small coop dimensions

Discussion in 'Coop & Run - Design, Construction, & Maintenance' started by snorkelies, May 11, 2009.

  1. snorkelies

    snorkelies Out Of The Brooder

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    May 10, 2009
    We are in the process of building our coop, and I wanted to run some dimensions by the group to see if it sounds reasonable.

    We have 4 one week old pullets (rhode island red, barred rock, buff orpington, mutt americana), and a relatively small backyard in a city setting.

    4.5'x3' base for the coop, with a 3' wall on the side connecting to the run, and 2.5' tall on the far end. The roof will be hinged and flip opened, and we will have a box outside the coop for a nest box. The coop is raised 12" off the ground so the chickens can get underneath it from the run (this can be raised further as well), and the run is going to be 4.5'x5' (not including the space under the coop).

    Does this sound reasonable?
     
  2. patandchickens

    patandchickens Flock Mistress

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    It's not overly generous on size for 4 chickens, but if yours happen to get along well together it may work fine. It will be hard to manage that sort of setup in Serious Winter, if that happens where you live. If you live in a warm climate, no problem; if you live somewhere colder though you might consider some tweaks, including a larger indoor portion.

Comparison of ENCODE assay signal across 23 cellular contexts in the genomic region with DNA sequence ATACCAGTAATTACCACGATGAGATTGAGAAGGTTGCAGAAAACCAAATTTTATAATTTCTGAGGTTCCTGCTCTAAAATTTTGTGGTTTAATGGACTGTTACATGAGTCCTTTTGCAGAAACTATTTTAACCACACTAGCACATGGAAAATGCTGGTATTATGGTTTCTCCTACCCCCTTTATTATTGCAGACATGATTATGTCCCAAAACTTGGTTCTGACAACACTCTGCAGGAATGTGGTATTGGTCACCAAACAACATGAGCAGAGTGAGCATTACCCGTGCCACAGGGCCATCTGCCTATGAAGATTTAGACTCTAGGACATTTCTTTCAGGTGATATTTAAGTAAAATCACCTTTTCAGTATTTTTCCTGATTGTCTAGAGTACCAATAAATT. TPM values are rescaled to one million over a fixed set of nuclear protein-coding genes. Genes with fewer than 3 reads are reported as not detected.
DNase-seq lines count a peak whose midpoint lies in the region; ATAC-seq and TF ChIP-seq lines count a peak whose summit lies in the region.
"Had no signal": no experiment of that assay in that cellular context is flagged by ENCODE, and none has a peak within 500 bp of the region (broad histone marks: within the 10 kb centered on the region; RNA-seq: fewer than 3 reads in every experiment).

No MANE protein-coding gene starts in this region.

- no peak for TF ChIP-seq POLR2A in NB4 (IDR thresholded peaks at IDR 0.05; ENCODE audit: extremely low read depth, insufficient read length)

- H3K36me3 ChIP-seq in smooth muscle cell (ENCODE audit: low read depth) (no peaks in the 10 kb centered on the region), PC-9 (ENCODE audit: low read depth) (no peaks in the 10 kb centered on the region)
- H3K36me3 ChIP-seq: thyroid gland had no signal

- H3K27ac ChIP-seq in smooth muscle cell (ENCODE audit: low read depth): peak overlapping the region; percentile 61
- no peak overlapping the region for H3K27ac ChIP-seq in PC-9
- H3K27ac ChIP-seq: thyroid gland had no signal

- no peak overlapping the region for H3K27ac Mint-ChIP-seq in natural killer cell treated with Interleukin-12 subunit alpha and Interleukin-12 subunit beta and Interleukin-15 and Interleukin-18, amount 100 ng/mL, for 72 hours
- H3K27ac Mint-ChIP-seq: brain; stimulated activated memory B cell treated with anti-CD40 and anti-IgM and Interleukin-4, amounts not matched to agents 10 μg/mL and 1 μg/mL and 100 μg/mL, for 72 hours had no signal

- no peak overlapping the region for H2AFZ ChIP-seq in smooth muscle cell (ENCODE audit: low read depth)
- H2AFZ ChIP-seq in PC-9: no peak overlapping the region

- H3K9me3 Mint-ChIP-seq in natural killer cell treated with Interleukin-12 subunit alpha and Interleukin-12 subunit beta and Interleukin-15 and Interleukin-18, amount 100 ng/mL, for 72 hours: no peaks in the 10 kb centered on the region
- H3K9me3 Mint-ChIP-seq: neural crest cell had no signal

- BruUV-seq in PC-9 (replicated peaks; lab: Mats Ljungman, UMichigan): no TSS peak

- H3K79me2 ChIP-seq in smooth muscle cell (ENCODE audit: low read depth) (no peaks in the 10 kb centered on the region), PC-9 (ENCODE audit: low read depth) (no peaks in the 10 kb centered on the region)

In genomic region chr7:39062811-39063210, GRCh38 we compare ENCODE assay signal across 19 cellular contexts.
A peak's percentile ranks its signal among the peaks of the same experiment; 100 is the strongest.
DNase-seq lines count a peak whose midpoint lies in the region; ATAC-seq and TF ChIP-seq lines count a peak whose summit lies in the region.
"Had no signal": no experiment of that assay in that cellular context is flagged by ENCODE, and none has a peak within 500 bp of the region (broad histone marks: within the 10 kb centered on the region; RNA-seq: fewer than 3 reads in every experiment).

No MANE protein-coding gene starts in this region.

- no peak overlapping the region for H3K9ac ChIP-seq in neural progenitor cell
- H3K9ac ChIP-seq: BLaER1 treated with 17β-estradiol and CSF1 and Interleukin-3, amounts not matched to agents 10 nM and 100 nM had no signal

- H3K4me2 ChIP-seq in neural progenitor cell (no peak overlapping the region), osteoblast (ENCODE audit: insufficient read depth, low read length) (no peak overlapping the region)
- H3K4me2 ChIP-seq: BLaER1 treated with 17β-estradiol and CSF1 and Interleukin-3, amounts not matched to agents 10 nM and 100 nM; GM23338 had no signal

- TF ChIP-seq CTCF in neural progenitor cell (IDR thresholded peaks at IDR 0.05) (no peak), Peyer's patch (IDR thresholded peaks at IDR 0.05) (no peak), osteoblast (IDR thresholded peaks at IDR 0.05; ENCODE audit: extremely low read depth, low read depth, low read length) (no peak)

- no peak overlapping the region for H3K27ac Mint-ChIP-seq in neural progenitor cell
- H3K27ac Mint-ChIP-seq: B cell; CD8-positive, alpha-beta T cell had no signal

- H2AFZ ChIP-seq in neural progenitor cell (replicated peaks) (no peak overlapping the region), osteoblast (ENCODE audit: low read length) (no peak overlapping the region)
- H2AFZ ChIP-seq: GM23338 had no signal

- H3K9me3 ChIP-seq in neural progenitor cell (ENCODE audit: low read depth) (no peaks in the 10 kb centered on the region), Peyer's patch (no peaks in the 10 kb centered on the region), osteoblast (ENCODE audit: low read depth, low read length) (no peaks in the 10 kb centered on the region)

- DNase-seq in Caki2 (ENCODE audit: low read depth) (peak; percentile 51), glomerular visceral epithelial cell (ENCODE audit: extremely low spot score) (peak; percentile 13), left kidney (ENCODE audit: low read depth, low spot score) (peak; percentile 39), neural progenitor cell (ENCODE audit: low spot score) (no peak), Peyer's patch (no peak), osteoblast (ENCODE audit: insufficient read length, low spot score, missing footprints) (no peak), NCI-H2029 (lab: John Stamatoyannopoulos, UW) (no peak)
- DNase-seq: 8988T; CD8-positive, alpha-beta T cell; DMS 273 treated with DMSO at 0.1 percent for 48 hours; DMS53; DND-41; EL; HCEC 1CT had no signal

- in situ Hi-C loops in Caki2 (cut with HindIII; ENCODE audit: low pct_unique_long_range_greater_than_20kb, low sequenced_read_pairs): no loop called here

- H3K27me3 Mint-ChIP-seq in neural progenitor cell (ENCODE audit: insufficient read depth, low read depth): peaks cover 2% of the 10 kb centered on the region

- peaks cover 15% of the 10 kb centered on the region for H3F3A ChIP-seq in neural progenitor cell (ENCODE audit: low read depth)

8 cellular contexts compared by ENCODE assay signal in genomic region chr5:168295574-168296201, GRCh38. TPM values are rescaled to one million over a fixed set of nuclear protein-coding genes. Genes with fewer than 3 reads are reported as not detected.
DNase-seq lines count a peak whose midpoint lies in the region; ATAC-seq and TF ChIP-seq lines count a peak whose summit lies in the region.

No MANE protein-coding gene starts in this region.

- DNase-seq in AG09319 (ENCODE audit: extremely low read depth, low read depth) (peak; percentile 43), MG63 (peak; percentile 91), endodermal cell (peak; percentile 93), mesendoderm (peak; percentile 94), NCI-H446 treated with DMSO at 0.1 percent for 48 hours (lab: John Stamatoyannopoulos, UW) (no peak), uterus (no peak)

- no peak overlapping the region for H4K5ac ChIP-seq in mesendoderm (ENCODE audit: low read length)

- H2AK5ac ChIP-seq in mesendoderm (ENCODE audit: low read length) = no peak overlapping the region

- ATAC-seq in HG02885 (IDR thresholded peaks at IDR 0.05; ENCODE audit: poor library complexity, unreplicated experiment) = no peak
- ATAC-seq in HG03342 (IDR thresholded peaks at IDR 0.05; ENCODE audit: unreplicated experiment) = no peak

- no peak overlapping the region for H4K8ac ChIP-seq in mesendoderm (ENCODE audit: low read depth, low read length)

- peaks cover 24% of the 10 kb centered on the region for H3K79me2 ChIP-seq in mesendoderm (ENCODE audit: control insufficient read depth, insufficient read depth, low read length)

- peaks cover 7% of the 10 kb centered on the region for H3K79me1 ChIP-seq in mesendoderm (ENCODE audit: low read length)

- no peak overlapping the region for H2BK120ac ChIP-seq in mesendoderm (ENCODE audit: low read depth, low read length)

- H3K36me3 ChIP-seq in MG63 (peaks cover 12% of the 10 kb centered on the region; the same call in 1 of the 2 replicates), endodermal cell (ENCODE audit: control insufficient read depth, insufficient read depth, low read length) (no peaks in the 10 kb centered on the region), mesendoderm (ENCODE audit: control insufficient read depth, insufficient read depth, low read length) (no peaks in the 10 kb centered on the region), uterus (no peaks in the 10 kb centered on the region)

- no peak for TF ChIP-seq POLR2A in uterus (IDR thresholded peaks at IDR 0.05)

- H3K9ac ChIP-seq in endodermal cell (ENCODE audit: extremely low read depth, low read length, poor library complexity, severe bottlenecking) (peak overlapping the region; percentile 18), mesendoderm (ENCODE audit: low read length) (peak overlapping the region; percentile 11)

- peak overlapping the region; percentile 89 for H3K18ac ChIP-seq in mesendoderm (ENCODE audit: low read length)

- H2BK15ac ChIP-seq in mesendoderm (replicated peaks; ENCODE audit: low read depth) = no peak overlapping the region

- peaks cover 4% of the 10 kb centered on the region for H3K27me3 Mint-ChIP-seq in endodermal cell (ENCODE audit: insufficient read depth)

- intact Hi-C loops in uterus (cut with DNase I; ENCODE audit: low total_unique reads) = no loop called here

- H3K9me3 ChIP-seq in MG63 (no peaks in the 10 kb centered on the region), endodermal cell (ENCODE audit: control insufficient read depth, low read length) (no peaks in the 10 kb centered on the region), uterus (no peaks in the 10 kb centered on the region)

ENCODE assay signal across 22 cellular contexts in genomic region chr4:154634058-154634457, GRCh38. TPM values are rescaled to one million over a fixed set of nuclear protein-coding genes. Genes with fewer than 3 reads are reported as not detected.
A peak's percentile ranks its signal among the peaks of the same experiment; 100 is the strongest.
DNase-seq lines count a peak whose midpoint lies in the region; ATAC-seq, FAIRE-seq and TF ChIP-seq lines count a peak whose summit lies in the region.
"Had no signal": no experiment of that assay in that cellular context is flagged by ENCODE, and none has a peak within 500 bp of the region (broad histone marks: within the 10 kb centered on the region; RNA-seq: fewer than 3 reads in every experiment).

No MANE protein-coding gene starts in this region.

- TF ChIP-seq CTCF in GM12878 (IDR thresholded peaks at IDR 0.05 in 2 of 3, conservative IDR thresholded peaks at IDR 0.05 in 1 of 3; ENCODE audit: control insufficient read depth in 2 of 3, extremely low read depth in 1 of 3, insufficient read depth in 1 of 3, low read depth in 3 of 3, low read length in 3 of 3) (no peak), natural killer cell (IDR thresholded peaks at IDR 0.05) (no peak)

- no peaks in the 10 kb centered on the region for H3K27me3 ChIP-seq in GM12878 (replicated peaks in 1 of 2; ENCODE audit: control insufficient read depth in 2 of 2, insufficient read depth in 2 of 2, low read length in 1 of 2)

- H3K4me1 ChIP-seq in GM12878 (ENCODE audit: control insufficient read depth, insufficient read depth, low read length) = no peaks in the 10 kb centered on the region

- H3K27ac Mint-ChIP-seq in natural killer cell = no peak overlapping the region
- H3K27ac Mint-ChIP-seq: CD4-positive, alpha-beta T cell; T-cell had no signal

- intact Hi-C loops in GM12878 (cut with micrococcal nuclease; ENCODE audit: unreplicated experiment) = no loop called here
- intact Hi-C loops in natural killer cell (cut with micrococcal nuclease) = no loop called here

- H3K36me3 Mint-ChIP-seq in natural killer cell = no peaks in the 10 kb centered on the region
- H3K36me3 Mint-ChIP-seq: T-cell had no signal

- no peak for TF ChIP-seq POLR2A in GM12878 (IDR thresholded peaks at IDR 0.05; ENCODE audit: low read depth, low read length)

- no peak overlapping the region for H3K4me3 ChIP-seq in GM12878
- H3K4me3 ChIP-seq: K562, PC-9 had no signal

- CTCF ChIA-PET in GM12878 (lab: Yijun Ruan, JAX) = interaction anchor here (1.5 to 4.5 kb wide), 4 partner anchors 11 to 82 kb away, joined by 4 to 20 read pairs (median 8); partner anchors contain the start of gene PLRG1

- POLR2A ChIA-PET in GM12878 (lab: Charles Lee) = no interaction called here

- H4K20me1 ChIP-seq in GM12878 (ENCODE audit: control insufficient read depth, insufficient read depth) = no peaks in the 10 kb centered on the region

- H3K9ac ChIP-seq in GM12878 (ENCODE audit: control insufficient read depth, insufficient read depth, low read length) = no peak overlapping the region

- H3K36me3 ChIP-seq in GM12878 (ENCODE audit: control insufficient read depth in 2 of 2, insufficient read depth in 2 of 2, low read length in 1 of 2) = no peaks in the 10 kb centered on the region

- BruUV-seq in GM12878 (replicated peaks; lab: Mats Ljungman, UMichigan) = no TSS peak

If you are going to have an ample roof overhang then 4.5' may make some sense as a coop dimension but otherwise I would really recommend either 4' or 6', as making MUCH more efficient and easier use of standard lumber and plywood sheet dimensions.

    Otherwise, sounds fine to me, go on, have fun [​IMG]

    Pat
     
  3. snorkelies

    snorkelies Out Of The Brooder

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    May 10, 2009
    First, more questions:

    How high should the roost poles be? How much head room do they need? I am thinking of placing the entrance to the nest box 3" or 4" up, how high above that should the roost poles be?

    And I was also thinking of putting the door into the run in the floor towards the back of the coop (low side), with a ramp/ladder. That way the roost can be on the high side (which will be adjacent to the run, so the water will run off the roof and into the yard instead of into the run), but not be directly over the entrance to the run. Is it a good idea to keep the roost away from the door?

    We were thinking of doing an A-frame design for the attached run, with one side on hinges that totally flips opened for easy access. How tall should the A-frame run be?

    Should food and water be in the run or coop? Do they need full access to food and water overnight when they get older?

    Now more info:

    It is always 40-80 degrees where we live (whenever it gets below 40 or above 80 there are weather advisories all over the news and no one wants to leave their house. It is kind of ridiculous), so I suspect the chickens will usually be in the run (the coop will be opened all day and we will lock them in at night).